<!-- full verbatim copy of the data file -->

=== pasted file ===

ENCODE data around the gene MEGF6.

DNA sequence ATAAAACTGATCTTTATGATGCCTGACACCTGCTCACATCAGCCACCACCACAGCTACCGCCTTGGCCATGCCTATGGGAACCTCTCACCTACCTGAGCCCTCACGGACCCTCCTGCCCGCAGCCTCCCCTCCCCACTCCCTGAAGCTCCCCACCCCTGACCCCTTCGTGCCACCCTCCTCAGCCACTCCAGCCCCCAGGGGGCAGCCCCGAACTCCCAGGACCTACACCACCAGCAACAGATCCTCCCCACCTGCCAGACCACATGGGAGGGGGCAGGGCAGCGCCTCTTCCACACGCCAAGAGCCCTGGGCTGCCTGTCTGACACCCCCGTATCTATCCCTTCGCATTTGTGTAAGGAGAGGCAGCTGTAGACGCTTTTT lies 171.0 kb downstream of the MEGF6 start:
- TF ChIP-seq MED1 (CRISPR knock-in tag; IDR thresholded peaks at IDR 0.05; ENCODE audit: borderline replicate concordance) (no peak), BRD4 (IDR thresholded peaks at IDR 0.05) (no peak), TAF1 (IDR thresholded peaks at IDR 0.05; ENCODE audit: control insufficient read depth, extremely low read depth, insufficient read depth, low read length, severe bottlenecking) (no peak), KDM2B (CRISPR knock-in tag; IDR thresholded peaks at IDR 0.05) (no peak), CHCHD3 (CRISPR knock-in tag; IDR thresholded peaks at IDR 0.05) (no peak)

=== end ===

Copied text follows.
ENCODE data around the gene MEGF6.

DNA sequence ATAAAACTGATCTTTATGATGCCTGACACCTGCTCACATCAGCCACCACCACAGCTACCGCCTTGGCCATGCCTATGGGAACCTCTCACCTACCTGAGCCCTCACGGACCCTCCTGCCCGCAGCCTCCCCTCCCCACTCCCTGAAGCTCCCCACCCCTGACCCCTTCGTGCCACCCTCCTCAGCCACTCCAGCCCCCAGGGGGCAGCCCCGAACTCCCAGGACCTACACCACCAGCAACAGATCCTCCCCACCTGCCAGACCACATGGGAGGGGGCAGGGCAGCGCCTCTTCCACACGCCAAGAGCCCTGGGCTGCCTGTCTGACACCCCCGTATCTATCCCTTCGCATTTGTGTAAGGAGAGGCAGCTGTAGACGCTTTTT lies 171.0 kb downstream of the MEGF6 start:
- TF ChIP-seq MED1 (CRISPR knock-in tag; IDR thresholded peaks at IDR 0.05; ENCODE audit: borderline replicate concordance) (no peak), BRD4 (IDR thresholded peaks at IDR 0.05) (no peak), TAF1 (IDR thresholded peaks at IDR 0.05; ENCODE audit: control insufficient read depth, extremely low read depth, insufficient read depth, low read length, severe bottlenecking) (no peak), KDM2B (CRISPR knock-in tag; IDR thresholded peaks at IDR 0.05) (no peak), CHCHD3 (CRISPR knock-in tag; IDR thresholded peaks at IDR 0.05) (no peak)